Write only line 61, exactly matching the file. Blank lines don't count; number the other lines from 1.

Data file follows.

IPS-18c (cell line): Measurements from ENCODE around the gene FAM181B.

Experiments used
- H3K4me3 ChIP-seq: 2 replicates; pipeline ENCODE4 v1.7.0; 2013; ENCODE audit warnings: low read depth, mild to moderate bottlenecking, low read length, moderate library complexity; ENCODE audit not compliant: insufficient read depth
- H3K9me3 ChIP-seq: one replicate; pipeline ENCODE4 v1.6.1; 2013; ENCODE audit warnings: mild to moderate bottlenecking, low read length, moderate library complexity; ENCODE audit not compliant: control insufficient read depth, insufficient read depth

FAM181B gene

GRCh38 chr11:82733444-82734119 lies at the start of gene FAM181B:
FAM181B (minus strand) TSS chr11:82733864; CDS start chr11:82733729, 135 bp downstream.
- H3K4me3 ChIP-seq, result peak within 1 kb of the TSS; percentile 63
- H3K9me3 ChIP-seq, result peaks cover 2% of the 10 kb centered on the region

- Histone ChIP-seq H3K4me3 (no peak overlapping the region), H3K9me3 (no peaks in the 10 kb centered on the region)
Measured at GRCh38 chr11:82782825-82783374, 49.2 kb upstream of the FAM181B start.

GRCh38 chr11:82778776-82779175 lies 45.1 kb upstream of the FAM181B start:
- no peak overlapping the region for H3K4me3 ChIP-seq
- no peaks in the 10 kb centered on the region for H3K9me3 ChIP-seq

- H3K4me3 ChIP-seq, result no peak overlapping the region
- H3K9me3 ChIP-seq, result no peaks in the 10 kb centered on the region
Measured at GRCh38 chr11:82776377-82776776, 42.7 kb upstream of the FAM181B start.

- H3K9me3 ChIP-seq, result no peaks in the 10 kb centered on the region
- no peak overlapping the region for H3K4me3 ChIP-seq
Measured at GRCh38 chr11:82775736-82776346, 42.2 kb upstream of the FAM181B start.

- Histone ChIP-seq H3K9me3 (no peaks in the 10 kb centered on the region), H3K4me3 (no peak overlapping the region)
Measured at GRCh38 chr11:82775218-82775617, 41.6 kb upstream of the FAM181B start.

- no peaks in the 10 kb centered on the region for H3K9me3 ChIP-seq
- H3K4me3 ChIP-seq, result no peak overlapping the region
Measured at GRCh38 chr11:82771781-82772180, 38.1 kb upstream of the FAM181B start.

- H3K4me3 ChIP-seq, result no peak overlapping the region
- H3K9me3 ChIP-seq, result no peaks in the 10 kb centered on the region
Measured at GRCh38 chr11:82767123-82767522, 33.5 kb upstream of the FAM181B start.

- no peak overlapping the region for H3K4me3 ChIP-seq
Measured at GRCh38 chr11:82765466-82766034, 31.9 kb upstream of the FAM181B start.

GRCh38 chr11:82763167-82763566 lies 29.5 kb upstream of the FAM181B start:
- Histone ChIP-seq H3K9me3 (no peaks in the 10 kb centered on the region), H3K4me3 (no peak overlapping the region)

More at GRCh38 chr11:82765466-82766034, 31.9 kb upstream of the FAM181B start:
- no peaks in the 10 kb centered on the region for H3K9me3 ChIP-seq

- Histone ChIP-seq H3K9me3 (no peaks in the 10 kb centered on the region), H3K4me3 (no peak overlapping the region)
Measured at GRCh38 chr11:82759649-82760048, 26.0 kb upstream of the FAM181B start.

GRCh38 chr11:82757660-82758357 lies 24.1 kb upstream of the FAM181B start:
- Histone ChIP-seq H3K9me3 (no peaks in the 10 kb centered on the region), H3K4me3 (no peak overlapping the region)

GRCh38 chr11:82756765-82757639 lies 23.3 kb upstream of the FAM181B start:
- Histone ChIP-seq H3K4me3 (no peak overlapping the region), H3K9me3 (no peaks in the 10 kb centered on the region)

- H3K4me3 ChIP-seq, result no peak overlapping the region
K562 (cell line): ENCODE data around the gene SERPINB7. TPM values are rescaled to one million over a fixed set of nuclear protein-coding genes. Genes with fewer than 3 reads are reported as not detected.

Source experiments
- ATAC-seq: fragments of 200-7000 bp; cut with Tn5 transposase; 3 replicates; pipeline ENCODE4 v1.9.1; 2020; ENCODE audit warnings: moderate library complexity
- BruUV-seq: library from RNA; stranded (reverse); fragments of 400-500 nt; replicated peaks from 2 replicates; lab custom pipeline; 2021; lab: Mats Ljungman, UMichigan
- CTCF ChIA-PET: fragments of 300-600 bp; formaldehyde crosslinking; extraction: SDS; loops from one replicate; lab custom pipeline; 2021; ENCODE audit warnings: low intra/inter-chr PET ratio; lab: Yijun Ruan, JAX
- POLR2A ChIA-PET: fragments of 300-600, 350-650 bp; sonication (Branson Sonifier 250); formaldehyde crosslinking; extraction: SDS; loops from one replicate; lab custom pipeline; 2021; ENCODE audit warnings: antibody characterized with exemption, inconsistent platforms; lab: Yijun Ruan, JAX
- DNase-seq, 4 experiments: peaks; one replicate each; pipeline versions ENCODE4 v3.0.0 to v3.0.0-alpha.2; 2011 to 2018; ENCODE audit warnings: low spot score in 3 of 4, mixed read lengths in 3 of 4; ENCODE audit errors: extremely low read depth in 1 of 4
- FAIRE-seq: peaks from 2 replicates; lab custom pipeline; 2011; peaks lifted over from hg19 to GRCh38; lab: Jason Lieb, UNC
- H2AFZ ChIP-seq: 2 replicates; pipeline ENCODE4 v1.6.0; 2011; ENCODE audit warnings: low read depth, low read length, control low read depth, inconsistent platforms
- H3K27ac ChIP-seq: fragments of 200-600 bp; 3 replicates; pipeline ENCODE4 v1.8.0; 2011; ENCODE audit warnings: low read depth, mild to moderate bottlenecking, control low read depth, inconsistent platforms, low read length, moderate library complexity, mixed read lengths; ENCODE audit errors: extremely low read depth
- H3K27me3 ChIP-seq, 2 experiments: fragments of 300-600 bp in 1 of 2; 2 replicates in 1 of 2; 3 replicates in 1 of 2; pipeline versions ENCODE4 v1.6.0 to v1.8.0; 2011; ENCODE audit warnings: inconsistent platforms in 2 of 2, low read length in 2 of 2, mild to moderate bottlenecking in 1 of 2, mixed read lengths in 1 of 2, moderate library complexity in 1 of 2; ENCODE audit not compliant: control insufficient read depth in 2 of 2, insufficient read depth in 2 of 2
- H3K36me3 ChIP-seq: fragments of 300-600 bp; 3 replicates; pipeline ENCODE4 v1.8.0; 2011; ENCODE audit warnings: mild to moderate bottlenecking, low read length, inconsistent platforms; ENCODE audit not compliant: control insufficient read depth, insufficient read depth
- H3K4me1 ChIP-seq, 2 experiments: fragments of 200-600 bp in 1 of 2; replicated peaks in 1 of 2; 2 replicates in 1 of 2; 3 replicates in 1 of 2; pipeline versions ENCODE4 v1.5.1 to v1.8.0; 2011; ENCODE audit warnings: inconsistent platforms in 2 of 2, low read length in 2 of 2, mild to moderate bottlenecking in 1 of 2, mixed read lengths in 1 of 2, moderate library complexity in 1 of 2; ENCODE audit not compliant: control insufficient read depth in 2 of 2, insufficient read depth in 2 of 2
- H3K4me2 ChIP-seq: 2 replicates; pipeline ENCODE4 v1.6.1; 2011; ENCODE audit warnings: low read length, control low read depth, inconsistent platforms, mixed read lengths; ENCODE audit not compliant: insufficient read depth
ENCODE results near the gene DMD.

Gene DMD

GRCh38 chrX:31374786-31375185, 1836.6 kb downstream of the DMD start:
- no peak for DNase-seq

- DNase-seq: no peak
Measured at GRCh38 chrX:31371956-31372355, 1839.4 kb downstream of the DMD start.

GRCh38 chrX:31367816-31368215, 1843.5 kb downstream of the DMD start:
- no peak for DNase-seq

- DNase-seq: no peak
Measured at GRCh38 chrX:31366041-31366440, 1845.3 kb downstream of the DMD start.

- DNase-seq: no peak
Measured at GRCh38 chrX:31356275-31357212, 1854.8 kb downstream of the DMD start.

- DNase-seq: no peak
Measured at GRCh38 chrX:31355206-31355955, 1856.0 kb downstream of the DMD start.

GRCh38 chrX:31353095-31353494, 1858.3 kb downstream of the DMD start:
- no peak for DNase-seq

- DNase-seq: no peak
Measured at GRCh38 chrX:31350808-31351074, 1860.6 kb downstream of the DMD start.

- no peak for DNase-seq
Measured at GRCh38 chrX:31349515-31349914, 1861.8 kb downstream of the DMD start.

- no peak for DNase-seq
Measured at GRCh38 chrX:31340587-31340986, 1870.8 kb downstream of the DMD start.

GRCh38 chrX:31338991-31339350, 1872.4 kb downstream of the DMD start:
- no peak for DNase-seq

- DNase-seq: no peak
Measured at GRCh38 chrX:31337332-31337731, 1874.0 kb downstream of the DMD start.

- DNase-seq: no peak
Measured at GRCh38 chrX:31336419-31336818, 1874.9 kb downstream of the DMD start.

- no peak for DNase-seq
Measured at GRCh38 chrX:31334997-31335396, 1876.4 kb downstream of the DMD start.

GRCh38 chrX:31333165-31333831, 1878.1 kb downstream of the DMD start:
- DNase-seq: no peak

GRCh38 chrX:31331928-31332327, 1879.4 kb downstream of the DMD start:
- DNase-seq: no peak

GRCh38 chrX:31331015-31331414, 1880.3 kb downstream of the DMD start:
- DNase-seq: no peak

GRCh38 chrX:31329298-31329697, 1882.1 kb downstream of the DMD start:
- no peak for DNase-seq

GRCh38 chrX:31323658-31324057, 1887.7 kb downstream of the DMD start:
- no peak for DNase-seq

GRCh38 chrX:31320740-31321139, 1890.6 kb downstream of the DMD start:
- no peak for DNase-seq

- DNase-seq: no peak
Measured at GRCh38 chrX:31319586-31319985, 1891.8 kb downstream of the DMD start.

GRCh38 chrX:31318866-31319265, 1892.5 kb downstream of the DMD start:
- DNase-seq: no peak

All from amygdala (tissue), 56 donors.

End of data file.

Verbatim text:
Measured at GRCh38 chrX:31371956-31372355, 1839.4 kb downstream of the DMD start.